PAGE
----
Samsung has another victory over Apple outside of phone shipments: it has topped Apple in 2019 smartphone processor market share.
Samsung tops Apple in 2019 smartphone processor market share
The South Korean Android giant slid past Apple with a 14.1% processor market share and took third place. Apple, in contrast, had a 13.1% processor market share. Rounding out Counterpoint Research’s top five SoC brands are Qualcomm (Snapdragon), MediaTek (Helio), and Huawei (Kirin). Apple (A series) slid 0.5% from 2018 to 13.1% in fourth place.
Of the top 5 SoC brands, only Samsung (Exynos) and Huawei (Kirin) grew in market share in 2019.
The Korea Herald says that Samsung’s processor growth comes from sales increases in India and the United States.
Exynos sales demonstrate Samsung mobile prowess
Samsung’s third-place finish in processor share for 2019 adds to Samsung’s crown in annual phone shipments. The Korean giant ships around 300 million smartphones annually. It holds this title for the last few years on end without much competition. While Apple can gloat of a few quarters where it outsells Samsung, Samsung still takes the annual crown in smartphone shipments each year.
In years past, Samsung has used its Exynos SoCs in smartphones in Europe and Korea, while relying on Qualcomm for its Snapdragon SoCs in the United States and China. Of course, overheating Snapdragon 810 processor in 2015, Samsung went with its own Exynos SoC in American Galaxy S6,Galaxy S6 edge, and Galaxy Note 5 models that year. Additionally, Qualcomm turned to Samsung to save the Snapdragon brand with the 810’s successor, the Qualcomm Snapdragon 820.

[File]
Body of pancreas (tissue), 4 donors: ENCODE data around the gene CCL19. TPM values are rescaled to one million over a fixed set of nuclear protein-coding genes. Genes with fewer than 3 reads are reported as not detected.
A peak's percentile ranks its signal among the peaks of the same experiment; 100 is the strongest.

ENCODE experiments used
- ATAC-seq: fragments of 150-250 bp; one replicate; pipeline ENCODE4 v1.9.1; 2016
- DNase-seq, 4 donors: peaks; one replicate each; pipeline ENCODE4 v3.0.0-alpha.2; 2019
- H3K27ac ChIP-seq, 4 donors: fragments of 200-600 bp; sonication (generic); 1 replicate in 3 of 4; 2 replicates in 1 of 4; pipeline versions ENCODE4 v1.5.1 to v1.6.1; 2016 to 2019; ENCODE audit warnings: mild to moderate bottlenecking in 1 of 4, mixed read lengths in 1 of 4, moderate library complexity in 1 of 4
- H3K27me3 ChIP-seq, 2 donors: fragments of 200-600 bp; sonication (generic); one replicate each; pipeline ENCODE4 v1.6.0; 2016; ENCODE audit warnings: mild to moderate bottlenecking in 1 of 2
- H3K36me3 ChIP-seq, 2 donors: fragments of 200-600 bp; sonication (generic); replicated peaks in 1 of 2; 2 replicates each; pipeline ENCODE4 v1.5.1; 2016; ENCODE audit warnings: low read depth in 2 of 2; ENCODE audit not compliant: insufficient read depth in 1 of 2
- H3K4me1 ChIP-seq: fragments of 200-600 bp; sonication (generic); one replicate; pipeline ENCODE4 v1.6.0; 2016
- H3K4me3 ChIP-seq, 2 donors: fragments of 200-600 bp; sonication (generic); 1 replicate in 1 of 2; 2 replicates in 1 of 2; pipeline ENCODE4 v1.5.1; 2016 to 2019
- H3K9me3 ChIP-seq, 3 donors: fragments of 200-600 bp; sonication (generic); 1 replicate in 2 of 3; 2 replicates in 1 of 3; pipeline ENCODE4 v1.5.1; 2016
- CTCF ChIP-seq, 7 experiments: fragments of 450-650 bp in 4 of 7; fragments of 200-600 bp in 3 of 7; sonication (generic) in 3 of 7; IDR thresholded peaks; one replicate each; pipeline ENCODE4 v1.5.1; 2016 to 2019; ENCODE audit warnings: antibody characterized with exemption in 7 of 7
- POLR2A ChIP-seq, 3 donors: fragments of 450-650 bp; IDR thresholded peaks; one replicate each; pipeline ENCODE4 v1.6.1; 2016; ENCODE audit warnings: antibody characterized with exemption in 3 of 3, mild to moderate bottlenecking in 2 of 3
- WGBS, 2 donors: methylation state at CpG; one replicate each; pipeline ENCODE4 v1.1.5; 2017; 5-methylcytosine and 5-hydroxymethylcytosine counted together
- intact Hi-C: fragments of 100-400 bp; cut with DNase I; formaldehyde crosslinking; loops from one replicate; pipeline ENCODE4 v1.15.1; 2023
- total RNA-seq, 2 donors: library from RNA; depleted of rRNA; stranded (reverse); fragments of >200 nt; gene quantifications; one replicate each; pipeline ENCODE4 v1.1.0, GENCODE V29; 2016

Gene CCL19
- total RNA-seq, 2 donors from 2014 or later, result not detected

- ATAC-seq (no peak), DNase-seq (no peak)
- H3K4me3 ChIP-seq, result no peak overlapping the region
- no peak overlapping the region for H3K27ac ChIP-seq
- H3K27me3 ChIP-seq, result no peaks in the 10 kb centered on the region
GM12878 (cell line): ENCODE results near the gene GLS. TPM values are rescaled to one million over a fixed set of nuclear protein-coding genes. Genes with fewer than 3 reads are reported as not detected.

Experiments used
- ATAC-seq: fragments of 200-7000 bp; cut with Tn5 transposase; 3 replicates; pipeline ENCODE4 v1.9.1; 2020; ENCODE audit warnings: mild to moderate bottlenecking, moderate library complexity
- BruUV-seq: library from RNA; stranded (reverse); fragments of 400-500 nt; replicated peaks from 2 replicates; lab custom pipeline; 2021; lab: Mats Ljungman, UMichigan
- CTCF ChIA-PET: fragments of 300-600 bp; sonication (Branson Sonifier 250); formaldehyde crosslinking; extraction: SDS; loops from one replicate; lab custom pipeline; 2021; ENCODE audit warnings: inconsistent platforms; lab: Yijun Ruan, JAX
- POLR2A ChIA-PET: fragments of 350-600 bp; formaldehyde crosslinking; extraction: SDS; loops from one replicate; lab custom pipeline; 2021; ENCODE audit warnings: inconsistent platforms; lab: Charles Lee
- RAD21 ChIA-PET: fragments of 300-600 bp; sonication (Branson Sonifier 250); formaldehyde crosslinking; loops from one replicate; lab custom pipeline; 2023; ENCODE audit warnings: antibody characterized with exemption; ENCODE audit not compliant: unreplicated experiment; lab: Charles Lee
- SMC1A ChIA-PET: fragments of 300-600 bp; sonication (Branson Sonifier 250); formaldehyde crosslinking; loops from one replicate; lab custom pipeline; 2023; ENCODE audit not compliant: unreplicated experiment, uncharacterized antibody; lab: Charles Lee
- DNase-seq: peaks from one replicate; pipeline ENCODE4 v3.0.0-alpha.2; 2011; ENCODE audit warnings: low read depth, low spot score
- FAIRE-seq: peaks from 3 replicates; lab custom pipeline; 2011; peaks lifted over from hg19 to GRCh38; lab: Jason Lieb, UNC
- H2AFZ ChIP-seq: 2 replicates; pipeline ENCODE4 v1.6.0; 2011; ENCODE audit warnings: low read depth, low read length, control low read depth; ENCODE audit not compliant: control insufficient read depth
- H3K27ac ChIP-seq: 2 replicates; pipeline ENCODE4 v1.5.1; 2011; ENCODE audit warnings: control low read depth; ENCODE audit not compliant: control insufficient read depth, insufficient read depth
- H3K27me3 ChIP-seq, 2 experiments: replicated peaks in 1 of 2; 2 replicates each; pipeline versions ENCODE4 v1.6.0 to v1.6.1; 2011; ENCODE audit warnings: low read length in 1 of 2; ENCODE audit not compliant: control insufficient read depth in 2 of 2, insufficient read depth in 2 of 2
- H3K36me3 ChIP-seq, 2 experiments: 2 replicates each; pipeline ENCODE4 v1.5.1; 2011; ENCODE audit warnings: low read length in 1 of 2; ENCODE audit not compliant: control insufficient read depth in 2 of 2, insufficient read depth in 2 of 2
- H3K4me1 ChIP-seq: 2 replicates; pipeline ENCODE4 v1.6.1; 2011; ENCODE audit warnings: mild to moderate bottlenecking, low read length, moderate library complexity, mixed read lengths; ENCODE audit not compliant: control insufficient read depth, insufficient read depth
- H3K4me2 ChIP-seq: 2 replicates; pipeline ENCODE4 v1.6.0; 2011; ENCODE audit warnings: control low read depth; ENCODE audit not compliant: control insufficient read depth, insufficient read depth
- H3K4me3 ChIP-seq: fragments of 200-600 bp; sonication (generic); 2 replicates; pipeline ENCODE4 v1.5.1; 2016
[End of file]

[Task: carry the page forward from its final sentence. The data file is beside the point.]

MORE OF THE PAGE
Exynos brings in profit in declining smartphone market
Samsung’s Exynos SoC brand demonstrates the company’s prowess in the mobile space, but it also serves to bring Samsung greater profit. Mobile OEMs, like all other companies, look to make more money from their products. If they can manufacture a new component, they can keep more of the profit for themselves. Samsung’s decision to craft its Exynos SoCs also benefits the company’s bottom line. This is important in an age where phone buyers are keeping their phones longer than before.
In light of the current coronavirus crisis, with unemployment and financial distress, fewer phones are leaving store shelves. If Samsung cannot make money from new Galaxy phone sales, it can sell its SoCs to other companies and charge fees to purchase them. This will still help Samsung make money in an economy where so many mobile companies are declining in profit.
Samsung uses its Exynos SoCs in everything from mid-level to premium smartphones. Along with its processors, Samsung makes its own ISOCELL camera sensors, RAM chips, phone antennas, AMOLED panels, batteries, and phone accessories.